Consumer Credit Expert
Credit has a huge influence over your day to day life. When your credit is in good shape, it can save you money on everything from your mortgage payment to your auto insurance premiums. On the other hand, bad credit can cost you money and may make it hard to qualify for loans, insurance policies, and even some jobs.
If you’ve made the decision to work toward earning better credit, kudos. Deciding to change is an important step in the right direction. But you should also be careful to avoid a common mistake that many people make when they set out to improve their credit — paying off collection accounts without a plan.
Of course, paying a legitimate collection account that you owe isn’t a bad thing. But paying collection accounts isn’t a credit repair plan. In fact, paying off your collection accounts might not improve your credit scores at all.
Paid Collections and Credit Reports
Paying a collection account doesn’t erase it from your credit reports. Instead, the collection agency is supposed to update the balance on the account to zero.
The collection — paid or unpaid — will remain on your report until seven years from the date you went into default with the original creditor. Paying doesn’t restart the clock.
Believe it or not, you have hundreds of different credit scores. The most popular credit scoring models among lenders are created by FICO. VantageScore is another popular score brand. Both FICO and VantageScore have multiple generations of scoring models and each model evaluates your credit report differently.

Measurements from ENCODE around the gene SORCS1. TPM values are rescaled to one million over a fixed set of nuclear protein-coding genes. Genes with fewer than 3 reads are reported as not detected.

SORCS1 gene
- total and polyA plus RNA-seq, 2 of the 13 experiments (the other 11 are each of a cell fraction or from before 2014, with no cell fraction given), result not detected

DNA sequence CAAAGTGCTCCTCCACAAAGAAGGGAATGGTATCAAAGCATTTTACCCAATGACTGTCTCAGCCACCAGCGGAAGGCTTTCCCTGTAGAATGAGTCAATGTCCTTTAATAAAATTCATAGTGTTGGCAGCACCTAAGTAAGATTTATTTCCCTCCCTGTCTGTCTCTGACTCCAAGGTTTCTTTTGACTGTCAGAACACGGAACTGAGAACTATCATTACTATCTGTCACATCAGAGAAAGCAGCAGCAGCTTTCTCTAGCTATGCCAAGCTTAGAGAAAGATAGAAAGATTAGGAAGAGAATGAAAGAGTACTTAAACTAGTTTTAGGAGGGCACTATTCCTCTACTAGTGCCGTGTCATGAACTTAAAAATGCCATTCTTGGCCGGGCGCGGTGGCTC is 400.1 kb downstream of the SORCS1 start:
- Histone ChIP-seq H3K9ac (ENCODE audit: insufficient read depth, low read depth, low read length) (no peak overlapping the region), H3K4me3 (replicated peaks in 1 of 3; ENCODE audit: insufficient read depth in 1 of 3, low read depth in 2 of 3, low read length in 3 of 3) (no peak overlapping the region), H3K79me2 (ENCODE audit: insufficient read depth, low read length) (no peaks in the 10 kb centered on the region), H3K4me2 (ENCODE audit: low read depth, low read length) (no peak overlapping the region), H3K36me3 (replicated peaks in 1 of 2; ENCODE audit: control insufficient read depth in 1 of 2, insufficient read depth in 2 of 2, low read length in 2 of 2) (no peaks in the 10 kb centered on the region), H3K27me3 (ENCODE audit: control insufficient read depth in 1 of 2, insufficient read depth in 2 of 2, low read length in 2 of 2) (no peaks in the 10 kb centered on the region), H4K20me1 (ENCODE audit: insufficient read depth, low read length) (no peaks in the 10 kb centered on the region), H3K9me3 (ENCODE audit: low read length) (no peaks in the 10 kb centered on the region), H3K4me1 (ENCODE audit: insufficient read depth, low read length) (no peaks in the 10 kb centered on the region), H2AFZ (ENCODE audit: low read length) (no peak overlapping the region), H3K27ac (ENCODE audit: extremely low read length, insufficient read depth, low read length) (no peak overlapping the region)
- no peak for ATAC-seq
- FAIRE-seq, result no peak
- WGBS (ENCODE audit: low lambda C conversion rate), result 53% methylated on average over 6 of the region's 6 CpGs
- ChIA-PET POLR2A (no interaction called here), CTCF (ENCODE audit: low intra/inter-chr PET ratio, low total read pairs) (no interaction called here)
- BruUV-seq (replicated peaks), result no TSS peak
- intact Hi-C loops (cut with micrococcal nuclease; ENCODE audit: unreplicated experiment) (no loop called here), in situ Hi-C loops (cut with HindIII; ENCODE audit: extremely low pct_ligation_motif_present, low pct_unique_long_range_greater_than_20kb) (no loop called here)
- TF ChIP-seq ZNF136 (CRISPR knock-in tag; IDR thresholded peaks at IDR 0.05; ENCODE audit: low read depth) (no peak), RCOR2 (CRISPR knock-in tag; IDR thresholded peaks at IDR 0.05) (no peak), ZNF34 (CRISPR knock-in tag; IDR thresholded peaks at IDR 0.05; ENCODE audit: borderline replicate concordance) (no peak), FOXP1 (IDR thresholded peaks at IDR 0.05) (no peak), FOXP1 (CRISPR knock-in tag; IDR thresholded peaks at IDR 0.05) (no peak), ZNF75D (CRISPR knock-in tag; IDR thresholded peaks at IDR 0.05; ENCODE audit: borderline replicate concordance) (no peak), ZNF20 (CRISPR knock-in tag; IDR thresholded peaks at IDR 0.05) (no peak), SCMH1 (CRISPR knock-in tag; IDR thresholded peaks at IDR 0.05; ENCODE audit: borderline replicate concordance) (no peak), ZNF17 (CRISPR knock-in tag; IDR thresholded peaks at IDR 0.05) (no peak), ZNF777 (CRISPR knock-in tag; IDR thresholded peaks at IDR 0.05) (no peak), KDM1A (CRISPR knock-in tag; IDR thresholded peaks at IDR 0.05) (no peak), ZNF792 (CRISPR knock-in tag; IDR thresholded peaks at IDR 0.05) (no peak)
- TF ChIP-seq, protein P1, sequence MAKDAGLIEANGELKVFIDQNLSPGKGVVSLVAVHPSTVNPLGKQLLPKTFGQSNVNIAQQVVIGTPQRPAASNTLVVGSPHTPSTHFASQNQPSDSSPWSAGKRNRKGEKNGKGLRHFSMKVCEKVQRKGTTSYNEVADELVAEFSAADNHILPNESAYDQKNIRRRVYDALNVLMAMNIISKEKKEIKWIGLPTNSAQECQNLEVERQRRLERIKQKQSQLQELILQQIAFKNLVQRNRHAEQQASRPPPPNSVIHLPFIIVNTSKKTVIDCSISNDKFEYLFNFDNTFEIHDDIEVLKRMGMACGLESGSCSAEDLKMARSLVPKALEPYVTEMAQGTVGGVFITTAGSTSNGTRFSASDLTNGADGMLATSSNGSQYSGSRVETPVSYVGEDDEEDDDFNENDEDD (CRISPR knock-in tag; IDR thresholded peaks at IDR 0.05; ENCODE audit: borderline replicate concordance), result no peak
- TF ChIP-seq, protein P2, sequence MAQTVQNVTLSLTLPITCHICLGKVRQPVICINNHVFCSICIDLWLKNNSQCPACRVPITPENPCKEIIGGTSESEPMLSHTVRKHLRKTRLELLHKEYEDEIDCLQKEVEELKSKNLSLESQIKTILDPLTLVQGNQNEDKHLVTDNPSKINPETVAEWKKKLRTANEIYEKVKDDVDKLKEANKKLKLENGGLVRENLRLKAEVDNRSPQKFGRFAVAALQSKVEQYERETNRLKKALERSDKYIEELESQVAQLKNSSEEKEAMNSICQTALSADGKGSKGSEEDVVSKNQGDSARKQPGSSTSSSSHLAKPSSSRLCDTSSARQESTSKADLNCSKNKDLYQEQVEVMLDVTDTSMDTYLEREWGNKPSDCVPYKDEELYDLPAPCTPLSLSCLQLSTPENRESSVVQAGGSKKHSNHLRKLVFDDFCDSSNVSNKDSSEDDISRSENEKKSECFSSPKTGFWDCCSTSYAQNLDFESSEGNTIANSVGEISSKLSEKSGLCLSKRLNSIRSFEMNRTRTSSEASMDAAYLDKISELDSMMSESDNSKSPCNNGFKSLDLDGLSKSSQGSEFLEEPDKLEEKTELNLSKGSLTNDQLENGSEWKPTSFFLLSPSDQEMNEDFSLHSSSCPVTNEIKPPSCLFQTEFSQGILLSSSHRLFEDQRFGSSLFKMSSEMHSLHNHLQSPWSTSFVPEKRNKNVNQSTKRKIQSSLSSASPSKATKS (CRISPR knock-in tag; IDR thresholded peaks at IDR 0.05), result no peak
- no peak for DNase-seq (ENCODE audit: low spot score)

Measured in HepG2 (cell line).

Under one scoring model, an action like paying a collection account may help your scores. Yet if the next lender uses a different scoring model to calculate your scores, paying off a collection might not have any impact.
Lenders Still Use Older Credit Scoring Models
Here’s where credit scoring often gets confusing for consumers. If you pay off a collection account and you pull your VantageScore or FICO 9 credit scores online, you might see those scores increase. That doesn’t mean your scores will be higher if a lender checks them.
Many lenders use older versions of FICO Scores, especially in the mortgage industry. Under older FICO scoring models, paying a collection account generally won’t have the same positive impact you might see if you use a newer scoring model online. So, if you’re trying to buy a home and you hope that paying off a few collections might improve your credit scores, you’ll likely be disappointed in the results.
Older versions of the FICO Score were designed to focus on the fact that collection accounts happened in the first place. They’re not so concerned with the balance of those accounts. A collection with a $500 balance or a $0 balance will have roughly the same negative credit score impact.
The Bottom Line
If a collection account is legitimate, you may want to pay it whether it helps your credit or not. (Some mortgage professionals recommend waiting to pay old collections until after closing on a home loan.)
But sometimes the collection accounts on your credit reports are not reported accurately. In fact, credit reporting errors occur far more frequently than most people realize.
If any information about a debt on your credit report seems questionable (date opened, balance, late payments reported, etc.), the Fair Credit Reporting Act gives you the right to dispute it with the credit reporting agencies. You can submit disputes on your own or you can hire a professional to handle the process for you.
Schedule a free credit analysis with FRS today to learn more about how our team can help.